Tuesday, 28 August 2012

What Q?

As part of an assessment, I took an IQ test. I scored 200. I think that caused them some consternation, because they asked me to do another one. I scored 205. I refused the third time.

To put that in context, my (amused) doctor has an IQ of 140. Stephen Hawking and Albert Einstein scored at 160, so that would put more on par with Emanuel Swedenborg, the theologian, scientist and philosopher at 205.

Wouldn't it? Would it heckers like.

Thirty years ago I considered taking an Access to Nursing course. There were a number of criteria to fulfil, such as qualifications, demonstrated ability, an exam to pass, and an IQ test.

I had a chat about it over a pint with a friend, a professor at a local Uni, who mentioned with a broad grin that their psychology department was doing a short project called 'How to pass an IQ test". After a good natured debate - he didn't want me to do the nursing course - I said, right then. You're on.

The title is of course a joke. Everyone passes an IQ test.

How did I do on the nursing course? Pretty good actually. It was just challenging enough to be good fun.

Then came the phone call about the IQ test. They thought there'd been an error, and would I mind doing a retake? Why? It was 190. "A bit too high". Eh? ok, I said. They were very nice about it when it came back again as 205, and very apologetic, but would I mind awfully?.... Yeh, actually, I would mind.

"The result was inconsistent with the requisites for completion of the course" Which is hogwash speech for either "What's someone with an IQ like that doing on the course, it's suspicious", or "Nurses aren't supposed to score 205". Ouch.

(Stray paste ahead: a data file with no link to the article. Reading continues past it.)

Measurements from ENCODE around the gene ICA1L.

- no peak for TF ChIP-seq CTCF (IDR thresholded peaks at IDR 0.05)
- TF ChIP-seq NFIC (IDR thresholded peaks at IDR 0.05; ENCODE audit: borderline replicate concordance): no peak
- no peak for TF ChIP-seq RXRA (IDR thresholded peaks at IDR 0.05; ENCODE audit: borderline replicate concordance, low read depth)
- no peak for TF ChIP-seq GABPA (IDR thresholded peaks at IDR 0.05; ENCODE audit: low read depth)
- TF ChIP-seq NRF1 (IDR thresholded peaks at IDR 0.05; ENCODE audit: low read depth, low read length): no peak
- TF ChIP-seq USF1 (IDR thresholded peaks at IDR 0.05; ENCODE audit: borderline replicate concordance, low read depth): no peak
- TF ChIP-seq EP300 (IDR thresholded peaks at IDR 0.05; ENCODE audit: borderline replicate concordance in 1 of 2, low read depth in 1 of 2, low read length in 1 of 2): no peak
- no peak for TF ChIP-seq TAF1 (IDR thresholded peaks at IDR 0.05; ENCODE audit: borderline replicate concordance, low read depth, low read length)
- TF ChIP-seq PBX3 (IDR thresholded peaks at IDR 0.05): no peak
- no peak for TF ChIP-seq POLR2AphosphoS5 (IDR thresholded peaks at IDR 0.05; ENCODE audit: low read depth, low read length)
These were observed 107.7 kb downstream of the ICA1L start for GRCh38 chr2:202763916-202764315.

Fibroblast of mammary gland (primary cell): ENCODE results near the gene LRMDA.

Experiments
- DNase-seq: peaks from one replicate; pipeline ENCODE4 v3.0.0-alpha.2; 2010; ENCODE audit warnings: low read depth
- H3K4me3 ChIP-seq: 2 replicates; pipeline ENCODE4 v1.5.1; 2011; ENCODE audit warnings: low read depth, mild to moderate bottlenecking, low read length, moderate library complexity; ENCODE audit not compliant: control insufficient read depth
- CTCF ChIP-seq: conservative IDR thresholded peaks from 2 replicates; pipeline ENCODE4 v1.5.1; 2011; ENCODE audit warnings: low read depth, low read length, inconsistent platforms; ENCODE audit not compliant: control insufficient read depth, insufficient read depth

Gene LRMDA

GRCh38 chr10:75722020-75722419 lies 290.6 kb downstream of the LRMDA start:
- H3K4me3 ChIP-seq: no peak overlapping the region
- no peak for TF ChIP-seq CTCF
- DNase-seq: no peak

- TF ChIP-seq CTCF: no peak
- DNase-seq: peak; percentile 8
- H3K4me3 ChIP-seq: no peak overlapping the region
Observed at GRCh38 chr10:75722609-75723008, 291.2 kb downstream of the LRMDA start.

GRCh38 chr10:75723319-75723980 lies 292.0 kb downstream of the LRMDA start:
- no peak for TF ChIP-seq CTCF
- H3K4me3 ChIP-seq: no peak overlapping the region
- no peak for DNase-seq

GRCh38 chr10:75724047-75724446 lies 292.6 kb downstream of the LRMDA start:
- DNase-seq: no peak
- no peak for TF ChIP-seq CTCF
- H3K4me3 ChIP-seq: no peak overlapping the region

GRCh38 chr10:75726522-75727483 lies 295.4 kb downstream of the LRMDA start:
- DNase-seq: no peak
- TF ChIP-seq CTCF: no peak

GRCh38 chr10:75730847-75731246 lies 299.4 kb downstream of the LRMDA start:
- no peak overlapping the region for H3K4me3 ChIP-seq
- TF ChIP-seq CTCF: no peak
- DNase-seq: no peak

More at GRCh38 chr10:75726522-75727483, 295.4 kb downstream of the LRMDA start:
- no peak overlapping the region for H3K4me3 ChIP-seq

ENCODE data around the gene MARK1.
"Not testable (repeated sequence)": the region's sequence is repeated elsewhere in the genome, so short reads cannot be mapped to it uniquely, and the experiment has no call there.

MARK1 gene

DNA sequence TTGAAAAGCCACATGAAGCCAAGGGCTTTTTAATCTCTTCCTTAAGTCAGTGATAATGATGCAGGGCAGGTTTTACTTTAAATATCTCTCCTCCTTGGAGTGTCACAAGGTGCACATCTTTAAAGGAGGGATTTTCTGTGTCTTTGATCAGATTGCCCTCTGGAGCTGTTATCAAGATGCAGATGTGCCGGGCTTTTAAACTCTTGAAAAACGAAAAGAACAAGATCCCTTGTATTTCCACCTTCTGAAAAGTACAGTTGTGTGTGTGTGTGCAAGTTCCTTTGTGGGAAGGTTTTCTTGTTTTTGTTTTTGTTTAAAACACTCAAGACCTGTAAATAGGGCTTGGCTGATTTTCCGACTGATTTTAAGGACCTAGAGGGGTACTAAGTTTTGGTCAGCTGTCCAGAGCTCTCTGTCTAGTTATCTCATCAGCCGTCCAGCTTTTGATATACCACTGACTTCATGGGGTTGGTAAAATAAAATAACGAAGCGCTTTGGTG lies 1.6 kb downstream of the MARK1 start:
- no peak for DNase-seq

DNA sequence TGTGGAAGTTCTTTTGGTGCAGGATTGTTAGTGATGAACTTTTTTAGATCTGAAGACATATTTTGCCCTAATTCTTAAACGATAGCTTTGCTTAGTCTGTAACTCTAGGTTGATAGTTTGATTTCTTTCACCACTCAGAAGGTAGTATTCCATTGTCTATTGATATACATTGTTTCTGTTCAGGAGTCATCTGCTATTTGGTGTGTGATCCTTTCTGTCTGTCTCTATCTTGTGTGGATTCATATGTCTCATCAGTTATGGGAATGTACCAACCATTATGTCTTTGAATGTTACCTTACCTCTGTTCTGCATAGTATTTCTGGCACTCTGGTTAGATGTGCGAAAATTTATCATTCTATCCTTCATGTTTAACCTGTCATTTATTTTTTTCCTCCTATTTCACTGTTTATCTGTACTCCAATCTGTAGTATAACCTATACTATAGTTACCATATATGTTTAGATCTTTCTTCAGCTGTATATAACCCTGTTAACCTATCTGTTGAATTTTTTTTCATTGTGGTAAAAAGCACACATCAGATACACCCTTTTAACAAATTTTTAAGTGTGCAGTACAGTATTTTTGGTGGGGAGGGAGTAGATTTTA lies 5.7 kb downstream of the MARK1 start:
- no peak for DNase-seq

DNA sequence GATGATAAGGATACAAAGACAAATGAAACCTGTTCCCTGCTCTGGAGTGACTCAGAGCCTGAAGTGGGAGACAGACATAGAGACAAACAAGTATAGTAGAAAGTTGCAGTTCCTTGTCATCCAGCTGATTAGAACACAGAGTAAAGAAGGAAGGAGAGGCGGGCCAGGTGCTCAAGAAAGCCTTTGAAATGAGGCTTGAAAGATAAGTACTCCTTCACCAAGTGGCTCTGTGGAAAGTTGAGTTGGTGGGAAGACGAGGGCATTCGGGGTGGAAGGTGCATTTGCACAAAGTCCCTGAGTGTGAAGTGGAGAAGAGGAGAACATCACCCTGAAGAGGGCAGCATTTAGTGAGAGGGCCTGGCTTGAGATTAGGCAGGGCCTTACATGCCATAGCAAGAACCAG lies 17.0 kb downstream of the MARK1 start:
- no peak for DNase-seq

Though it's nice to know that I still score that after 30 years and a few Strokes, it confirms my belief  that such tests are in no way a measure of intelligence. It's something, like anything else, that you can learn to do. Consistent demonstration of ability in those fields of endeavour you choose, that makes you happy is.


A bit of common sense comes in handy too. For instance, if you ask the wife, shorter than you "Put that in the bottom cupboard for me will you ducks?". If she grumpily says "Why?", shut up. Don't quip "Because you're closer to the floor than me". Hmmm. Not very bright.

Sunday, 26 August 2012


Have you noticed how the prices of food basics have crept up lately? Apparently it's down a few months of wet weather that has left crops well below supermarket standards, left farmers with low yields  and root veg such as potatoes, carrots and beets rotting in the fields or soon afterwards.

Apparently people don't want pale salad and wonky veg. I have sympathy with the farmers. Most of my little crop has been wiped out by sodden soil and a snail and slug invasion. You plan for at least a 1/4 loss anyway - the snails get some veg and salad, the hedgehogs and birds get those and other garden pests. Even snails are worth eating, if you don't mind hand feeding them to cleanse them. Not really worth the effort though :)

But I've lost two thirds stock. but I'm quite used to wonky carrots, and with a bit of barter I've managed to acquire 4 lbs of  gooseberries, 5lbs of early cooking apples, with a promise of more later. I've had a good crop of sweet plums to trade with later. Some of the stuff I've bartered for will be re-bartered or turned into jams and chutneys in exchange later for late season veg.